Aquaknots: Adventurers of the Deep (and not so deep)!
By Sherry Palacios
SARP 2012 has been a fortunate confluence of being prepared, luck, and most importantly – having an outstanding group of students in the Oceans group. During the brief two weeks in Palmdale, the students defined their project goals and put together a cruise plan for our field trip to the waters offshore of Santa Barbara, CA on the dive boat Raptor.
SARP Oceans group prepares to board the Raptor for their research cruise
Another area of research for the Oceans group included the ecology, physiology, physical structure, and biogeochemical influence of the giant kelp, Macrocystis pyrifera. James Allen (University of Tennessee – Martin), Samantha Trumbo (Cornell University), and Elizabeth Phillippi (Valparaiso University) examined questions related to kelp forest dynamics. Samantha’s research involved building a depth integrated primary productivity model for the giant kelp. She modeled the underwater light field using the radiative transfer equations using HydroLight™, and then applyed her depth integrated productivity model to a variety of possible light environments predicted by HydroLight™. In addition, she modeled the differences between surface and subsurface kelp productivity, and the difference in productivity of three age-dependent tissue types: immature, mature, and senescent. Elizabeth developed an algorithm to quantify colored dissolved organic matter (CDOM) point sources in the Santa Barbara channel. Her work mainly focused on the gradient of CDOM present from within a kelp bed towards blue water. Her initial goal was to estimate the flux of this carbon rich material to the waters surrounding the kelp bed. CDOM, a subset of the dissolved organic matter, is a carbon-rich pool available to the microbial food web. Presently, it is unknown how much of a carbon source kelp beds really are. The third project in the kelp forest group was James Allen, who worked on building two methods to more accurately quantify surface and subsurface kelp. He then tested his two new algorithms, one an index and one a spectral library, against the commonly used normalized difference vegetation index to see if there is a better way to account for an overlying water column when making kelp canopy area estimates. All three of the students benefited from the generous loan of the Compact Optical Profiling System (C-OPS) from John Morrow at Biospherical, Inc. The high quality radiance and irradiance data were invaluable to Elizabeth for developing her CDOM algorithm and to Samantha for validating her HydroLight™ profiles of the underwater light field.
Moving away from the kelp forest and into the Santa Barbara Channel, Jacey Wipf (South Dakota School of Mines & Technology) developed an empirical pCO2 model to use satellite derived estimates of chlorophyll-a and sea surface temperature to estimate both surface nitrate concentrations and pCO2 in the Santa Barbara Channel. This question arose from her background in atmospheric sciences and an interest in air-sea flux processes. She was our truly interdisciplinary SARP participant. She analyzed imagery from MASTER and MODIS, gathered in situ data from research groups at Scripps Institute of Oceanography and UC – Santa Barbara, and used underway and air can data that she and others collected during the P-3 overflights and the research cruise.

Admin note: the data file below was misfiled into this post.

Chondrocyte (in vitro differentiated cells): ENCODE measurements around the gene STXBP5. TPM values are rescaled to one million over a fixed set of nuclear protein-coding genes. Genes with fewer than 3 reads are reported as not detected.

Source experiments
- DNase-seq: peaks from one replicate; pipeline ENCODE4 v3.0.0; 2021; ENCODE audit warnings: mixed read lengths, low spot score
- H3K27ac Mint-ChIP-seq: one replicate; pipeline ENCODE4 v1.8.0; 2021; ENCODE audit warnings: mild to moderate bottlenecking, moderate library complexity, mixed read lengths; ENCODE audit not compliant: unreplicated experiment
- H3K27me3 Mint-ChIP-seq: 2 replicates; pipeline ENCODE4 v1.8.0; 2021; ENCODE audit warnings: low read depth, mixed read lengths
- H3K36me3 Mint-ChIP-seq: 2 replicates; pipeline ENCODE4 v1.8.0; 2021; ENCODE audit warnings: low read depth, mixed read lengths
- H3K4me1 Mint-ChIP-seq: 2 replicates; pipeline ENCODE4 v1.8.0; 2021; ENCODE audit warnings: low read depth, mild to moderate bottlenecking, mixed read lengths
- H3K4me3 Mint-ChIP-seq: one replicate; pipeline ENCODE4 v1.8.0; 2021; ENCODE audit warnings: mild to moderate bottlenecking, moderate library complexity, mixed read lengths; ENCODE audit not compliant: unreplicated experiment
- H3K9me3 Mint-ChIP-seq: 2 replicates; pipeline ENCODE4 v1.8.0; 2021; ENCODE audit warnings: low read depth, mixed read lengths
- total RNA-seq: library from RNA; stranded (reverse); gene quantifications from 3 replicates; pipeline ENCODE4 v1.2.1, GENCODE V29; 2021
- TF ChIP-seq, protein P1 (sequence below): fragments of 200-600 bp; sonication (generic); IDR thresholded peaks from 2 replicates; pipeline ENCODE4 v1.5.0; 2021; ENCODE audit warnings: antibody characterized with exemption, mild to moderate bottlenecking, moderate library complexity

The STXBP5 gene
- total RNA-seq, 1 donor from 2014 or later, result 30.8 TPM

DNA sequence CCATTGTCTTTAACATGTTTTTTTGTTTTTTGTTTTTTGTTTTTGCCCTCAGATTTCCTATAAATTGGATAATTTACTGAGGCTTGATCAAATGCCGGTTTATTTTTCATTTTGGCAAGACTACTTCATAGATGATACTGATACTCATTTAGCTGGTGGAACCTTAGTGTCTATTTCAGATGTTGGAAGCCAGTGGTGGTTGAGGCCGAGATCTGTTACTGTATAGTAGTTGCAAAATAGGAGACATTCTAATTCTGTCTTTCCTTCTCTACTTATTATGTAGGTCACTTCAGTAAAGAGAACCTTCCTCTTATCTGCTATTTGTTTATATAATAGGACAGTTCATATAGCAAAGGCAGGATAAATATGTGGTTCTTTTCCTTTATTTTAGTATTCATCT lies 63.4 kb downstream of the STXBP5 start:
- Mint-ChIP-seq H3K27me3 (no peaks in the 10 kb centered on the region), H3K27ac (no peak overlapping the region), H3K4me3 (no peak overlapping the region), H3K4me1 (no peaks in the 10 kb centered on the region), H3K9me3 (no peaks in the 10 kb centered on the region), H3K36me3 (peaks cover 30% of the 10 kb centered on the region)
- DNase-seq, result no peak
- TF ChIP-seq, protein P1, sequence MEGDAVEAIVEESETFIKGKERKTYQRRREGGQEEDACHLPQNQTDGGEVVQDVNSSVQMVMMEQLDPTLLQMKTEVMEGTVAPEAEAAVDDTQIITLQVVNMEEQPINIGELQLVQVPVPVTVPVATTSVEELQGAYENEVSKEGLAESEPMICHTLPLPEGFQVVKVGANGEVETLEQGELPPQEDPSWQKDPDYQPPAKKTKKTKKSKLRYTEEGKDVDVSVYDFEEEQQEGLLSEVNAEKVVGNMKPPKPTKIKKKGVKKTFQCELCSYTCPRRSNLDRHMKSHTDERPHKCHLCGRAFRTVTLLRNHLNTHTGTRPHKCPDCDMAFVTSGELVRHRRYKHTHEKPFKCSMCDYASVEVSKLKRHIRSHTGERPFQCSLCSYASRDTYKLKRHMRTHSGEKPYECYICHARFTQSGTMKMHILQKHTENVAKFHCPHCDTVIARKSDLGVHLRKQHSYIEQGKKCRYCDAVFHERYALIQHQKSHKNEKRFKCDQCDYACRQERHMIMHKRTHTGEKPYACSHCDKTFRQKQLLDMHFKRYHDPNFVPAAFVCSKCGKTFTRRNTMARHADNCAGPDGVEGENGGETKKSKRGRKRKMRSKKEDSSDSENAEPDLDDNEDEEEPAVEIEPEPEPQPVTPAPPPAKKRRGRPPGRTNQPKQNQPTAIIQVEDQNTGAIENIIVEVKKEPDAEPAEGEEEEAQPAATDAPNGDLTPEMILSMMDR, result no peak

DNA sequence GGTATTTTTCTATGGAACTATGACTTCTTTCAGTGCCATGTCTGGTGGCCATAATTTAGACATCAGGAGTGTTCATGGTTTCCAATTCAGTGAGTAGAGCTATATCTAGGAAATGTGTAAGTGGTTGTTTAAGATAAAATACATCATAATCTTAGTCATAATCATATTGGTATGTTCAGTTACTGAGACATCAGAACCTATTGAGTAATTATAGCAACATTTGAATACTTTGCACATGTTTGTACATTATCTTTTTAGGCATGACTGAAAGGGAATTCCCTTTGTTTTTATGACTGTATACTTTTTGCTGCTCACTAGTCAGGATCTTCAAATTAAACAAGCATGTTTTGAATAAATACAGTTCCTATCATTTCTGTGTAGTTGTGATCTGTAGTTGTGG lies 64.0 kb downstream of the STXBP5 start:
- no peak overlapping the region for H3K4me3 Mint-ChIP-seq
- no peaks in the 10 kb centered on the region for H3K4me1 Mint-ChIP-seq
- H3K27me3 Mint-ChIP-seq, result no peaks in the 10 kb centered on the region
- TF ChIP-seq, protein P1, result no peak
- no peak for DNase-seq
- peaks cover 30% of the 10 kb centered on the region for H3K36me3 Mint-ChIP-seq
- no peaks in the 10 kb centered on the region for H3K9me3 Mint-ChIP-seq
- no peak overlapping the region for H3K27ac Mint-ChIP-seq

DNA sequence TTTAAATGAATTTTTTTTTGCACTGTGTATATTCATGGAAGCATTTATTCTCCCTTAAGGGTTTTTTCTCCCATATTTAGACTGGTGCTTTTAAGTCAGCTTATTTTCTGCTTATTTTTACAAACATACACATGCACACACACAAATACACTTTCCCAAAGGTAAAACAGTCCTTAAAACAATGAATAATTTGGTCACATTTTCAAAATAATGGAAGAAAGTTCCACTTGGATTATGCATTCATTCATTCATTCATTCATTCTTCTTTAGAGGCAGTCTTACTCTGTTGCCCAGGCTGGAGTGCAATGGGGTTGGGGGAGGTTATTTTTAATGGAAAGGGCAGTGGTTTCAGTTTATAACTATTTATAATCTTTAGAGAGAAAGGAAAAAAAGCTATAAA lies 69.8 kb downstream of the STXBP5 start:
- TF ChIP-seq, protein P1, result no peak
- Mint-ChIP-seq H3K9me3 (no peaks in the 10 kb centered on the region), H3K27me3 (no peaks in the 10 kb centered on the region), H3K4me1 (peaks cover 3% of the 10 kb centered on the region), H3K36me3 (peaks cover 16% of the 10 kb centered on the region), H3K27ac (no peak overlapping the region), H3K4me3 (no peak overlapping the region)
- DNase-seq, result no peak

Moving even farther away from Santa Barbara, the last member of the Aquaknots, Emma Accorsi (Emory University), developed a novel spectral algorithm to differentiate between the toxic cyanobacterial genera Aphanizomenon and Microcystis in fresh water systems. Aphanizomenon excretes saxitoxin which causes neurologic shellfish poisoning and Microcystis produces the toxin microcystin, known to cause liver damage with acute exposure and promote tumors with chronic exposure. Microcystin can cause severe damage at low concentrations and its delivery to the body is by drinking water or recreational activities. Presently the State of California is developing policy to monitor for Microcystis, but those regulations are in their infancy. It has been observed that Aphanizomenon blooms precede Microcystis blooms. Emma developed a method so that Aphanizomenon can be detected as a warning that the more deadly Microcystis is lurking in low concentrations in the water and may bloom soon.
So, in an effort to test all of the hypotheses we set out from Irvine at 6 am on July 5th, after a very late night on July 4th. We set out from the Santa Barbara Harbor and motored to the Isla Vista kelp bed where we sampled with the instruments and had a little taste of the kelp (just to get to know our study subject). Laura ran her rubber-ducky drifter study, Brent collected radiance spectra of the boat wake at varying speeds, Nathan was the data taker, Samantha and James took charge of the C-OPS, Elizabeth collected CDOM and measured Secchi depth, Jacey and Emma collected temperature profiles and air samples, and Raphe and I watched our team make quick work of the many stations we had planned that day.